$5 billion for grants to states and other entities for the purchase of zero- and low-emission school buses.
Another $65 billion would be directed to the development of clean energy transmission, upgrading the current power infrastructure to facilitate the expansion of renewable energy and including “smart grid” technologies.
The infrastructure bill has bipartisan support and should have enough votes to pass, but a small group of far-left Democrats is refusing to support passage unless another funding bill passes first. That legislation would be the $3.5 trillion “Build Back Better” bill. EV provisions in this bill include:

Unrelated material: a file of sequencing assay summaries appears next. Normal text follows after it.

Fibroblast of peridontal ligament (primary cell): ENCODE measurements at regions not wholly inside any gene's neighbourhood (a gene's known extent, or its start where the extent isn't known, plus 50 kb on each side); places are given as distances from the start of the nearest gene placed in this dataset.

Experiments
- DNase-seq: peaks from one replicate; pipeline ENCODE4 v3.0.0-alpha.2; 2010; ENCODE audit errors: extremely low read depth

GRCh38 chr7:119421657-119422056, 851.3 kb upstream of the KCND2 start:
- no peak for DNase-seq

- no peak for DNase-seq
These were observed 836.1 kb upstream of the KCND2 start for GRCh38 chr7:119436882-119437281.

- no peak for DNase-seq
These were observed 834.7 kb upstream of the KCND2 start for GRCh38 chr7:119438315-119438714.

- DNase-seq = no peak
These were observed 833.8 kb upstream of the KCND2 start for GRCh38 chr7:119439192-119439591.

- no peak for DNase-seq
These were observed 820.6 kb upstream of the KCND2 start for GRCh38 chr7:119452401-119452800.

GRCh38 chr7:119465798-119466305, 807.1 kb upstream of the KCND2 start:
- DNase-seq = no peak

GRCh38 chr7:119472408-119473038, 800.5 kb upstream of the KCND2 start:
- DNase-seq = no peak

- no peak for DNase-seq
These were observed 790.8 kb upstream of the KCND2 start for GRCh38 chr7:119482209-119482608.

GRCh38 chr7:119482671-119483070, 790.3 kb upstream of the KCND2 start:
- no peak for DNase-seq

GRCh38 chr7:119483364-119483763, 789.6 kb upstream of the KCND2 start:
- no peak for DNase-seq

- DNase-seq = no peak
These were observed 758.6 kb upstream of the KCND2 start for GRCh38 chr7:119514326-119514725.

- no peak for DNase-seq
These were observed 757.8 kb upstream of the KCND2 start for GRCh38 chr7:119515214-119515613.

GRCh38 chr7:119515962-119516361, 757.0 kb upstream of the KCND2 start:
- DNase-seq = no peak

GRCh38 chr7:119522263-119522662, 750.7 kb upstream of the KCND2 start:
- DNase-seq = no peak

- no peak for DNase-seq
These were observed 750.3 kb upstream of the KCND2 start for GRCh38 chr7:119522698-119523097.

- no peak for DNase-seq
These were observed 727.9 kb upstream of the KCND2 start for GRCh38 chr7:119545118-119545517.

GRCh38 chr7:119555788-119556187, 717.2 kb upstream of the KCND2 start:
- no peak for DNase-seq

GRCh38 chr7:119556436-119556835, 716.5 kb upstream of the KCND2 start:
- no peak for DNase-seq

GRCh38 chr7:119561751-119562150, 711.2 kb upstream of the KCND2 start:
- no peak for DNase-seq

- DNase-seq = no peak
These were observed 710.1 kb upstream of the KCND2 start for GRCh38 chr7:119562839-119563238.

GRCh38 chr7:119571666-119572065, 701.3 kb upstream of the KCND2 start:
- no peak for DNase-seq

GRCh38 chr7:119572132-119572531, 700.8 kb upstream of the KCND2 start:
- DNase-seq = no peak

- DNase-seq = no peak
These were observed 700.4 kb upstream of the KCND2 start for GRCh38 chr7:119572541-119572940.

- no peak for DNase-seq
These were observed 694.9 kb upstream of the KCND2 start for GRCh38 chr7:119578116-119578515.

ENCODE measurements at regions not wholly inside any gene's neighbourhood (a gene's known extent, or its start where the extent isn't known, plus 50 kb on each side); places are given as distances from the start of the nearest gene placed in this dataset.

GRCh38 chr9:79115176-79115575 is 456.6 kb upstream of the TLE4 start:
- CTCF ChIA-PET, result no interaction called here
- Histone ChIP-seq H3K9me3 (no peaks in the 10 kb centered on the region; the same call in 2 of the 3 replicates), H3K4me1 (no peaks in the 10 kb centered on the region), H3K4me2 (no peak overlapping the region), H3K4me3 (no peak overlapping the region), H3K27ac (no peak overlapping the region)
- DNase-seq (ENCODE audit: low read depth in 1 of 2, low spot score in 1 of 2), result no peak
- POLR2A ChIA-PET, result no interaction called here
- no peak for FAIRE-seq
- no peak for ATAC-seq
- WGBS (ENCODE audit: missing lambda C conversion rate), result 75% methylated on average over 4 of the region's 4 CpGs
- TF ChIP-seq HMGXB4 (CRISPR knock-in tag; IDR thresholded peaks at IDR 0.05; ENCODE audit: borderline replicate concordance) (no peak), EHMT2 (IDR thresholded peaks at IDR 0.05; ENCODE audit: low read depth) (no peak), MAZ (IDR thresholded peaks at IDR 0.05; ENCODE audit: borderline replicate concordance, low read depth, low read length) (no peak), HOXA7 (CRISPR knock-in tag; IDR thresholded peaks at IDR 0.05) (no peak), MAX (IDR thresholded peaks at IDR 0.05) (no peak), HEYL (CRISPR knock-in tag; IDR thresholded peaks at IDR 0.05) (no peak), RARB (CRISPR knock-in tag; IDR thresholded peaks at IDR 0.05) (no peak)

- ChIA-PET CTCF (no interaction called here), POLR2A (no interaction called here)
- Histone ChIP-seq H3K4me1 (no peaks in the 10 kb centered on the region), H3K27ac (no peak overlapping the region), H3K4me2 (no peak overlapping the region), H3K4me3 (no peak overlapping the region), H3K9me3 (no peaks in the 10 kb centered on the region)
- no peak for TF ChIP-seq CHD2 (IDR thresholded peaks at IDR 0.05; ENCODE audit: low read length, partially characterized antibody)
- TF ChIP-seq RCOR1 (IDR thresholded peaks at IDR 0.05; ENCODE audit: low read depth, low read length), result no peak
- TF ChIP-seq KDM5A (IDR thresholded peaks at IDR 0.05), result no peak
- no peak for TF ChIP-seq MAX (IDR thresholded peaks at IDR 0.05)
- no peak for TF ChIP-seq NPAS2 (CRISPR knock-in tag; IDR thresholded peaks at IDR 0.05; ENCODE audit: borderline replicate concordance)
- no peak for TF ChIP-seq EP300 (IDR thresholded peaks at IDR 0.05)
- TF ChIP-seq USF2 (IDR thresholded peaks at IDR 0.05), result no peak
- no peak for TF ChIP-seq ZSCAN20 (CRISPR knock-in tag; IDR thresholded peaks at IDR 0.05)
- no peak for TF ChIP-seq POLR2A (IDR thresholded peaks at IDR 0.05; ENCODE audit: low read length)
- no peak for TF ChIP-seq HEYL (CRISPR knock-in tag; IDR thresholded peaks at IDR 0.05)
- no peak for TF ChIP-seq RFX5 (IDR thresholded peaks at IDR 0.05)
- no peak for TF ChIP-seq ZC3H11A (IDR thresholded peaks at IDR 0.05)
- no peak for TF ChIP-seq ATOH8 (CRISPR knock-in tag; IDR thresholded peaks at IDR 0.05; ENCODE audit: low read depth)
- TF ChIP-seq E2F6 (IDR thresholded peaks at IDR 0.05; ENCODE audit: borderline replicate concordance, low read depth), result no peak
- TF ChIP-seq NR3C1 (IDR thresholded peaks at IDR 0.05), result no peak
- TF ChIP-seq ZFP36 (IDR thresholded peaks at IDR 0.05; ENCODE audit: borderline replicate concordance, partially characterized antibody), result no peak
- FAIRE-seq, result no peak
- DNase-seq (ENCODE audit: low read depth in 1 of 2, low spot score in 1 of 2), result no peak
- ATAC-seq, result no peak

- $13.5 billion to fund electric charging stations in “publicly accessible locations, multi-unit housing structures, workplaces and underserved areas.” The bill claims to also support “electrification of industrial and medium-heavy duty vehicles,” but does not include details.
- $7 billion for loan and grant programs at the Department of Energy (DOE) to support technology development and manufacturing of zero-emission vehicles.
- $5 billion to replace heavy-duty vehicles such as trash trucks and school buses, including job training for drivers and others impacted by the changes.
- $9 billion for energy grid improvement and modernization.
- $27.5 billion to climate finance institutions to support rapid deployment of low- and zero-emission technologies.